Easy as A, B, C . . . from BB
I’ve met a lot of authors over the last many years. I’ve met some who seemed to feel they were God’s Gift to Creation. I’ve met others who were so humble as to be invisible. You had to probe to find out what they’d written: were they embarrassed by it? Or only shy?
A few were enormously famous, and I was lucky enough to hear them speak, or, often, to get an autographed copy of one of his/her books: Alex Haley, Irving Stone, David McCullough, Lois Lowry. Many were Utah‑born and bred — or had close Utah ties: Dorothy Keddington, Orson Scott Card, David Wolverton/Farland, the Brandons Mull and Sanderson, James Dashner, Carol Lynch Williams . . . the list could go on and on.
Most authors I’ve met have fallen somewhere between the extremes. And an ENORMOUS number of them are happy to give the “newbies” a lift up. I was thinking about this when I ran across a couple of interesting writer quotes.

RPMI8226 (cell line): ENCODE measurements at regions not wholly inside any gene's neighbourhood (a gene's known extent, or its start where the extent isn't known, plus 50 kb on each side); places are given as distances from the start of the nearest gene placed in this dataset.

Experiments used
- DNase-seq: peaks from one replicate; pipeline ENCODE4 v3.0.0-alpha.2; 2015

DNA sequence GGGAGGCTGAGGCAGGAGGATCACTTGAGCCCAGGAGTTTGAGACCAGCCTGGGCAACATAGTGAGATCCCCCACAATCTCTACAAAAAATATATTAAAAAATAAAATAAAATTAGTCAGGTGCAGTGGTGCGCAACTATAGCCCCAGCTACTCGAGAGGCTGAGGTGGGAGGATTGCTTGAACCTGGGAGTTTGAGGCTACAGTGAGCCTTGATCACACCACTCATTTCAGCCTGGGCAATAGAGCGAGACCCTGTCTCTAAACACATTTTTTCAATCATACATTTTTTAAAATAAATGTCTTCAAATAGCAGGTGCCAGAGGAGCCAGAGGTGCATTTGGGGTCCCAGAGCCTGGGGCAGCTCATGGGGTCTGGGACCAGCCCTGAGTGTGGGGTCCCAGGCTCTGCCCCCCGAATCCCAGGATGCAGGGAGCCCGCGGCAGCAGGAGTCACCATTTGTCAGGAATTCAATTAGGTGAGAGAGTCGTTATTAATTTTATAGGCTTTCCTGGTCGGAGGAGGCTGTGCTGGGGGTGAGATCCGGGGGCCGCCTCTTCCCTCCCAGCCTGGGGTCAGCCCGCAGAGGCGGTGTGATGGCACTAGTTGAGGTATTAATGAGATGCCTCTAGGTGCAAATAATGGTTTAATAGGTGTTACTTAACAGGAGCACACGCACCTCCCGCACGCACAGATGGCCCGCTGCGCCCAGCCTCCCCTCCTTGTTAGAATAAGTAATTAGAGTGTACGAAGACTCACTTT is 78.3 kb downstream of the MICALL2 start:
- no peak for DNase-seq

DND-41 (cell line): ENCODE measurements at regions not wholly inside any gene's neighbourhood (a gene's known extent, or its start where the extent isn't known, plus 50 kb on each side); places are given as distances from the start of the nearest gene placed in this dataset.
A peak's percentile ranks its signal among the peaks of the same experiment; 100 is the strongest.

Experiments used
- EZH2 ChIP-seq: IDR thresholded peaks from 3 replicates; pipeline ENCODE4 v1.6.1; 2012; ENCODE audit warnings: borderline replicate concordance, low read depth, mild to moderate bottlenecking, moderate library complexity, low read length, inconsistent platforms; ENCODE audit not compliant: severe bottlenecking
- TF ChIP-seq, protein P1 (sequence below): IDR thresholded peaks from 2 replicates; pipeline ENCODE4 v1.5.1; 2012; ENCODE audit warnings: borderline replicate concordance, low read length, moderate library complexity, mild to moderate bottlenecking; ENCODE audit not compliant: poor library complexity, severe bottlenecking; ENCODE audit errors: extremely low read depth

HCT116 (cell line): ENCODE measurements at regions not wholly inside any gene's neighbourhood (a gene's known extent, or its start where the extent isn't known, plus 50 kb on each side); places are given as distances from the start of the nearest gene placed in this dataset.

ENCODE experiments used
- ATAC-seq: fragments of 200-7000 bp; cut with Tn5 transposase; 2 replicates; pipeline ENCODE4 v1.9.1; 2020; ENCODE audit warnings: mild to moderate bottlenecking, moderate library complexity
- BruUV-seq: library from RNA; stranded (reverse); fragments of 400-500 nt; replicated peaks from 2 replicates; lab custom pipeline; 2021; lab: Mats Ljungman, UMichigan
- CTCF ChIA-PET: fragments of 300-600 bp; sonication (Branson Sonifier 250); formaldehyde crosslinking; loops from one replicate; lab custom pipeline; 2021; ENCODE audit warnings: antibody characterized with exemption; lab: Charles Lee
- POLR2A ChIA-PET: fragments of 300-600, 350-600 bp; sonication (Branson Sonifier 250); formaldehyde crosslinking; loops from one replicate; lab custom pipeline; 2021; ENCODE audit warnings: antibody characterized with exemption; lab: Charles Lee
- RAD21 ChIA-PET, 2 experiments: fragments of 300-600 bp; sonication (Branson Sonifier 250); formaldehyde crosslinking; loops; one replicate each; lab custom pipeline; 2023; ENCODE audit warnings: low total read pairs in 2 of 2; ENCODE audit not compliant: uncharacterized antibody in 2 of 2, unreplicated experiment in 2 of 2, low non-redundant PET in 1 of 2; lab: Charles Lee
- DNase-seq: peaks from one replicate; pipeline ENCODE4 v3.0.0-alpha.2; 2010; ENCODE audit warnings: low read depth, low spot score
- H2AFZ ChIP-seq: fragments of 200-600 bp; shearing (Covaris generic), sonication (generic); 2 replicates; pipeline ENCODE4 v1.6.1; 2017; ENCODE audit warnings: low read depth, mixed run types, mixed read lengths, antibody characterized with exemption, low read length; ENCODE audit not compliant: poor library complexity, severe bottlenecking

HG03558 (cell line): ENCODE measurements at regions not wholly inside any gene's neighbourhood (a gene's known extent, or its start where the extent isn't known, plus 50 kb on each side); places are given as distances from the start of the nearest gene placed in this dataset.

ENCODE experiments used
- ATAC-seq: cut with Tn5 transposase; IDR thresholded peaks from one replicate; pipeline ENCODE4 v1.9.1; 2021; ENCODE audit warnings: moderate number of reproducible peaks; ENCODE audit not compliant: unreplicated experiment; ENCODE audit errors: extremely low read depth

Some years ago, Barbara Taylor Bradford, romance writer, was honored as the first author to be chosen for a Great Writers of the 20th Century postage‑stamp series.
“REALLY? A ROMANCE writer?”
Don’t scoff: do you have any idea how many books she has written and sold? Anyway, her reaction to the honor, as reported by Entertainment Weekly, was “It’s rather nice to be not dead and have this stamp.”
That’s beyond humble! And beyond “cute,” in my book.
The other writer absolutely personifies, to me, what most writers I’ve met have been: famed science fiction writer and essayist, Ursula K. Le Guin, said: “There are a lot of people who will say I’m the exception, the only good science fiction writer. That’s nonsense. I do seem to be somebody who has carried people from realistic literature to fantasy and back. I’m happy to do that. If I’m a steppingstone, walk on me, for heaven’s sake.” [emphasis added]
And that’s what most of the writers I know have been for me, and for you, and for other Utah writers you may know! We thank you all!
I’ll see you next for Saturday’s Spellbinder!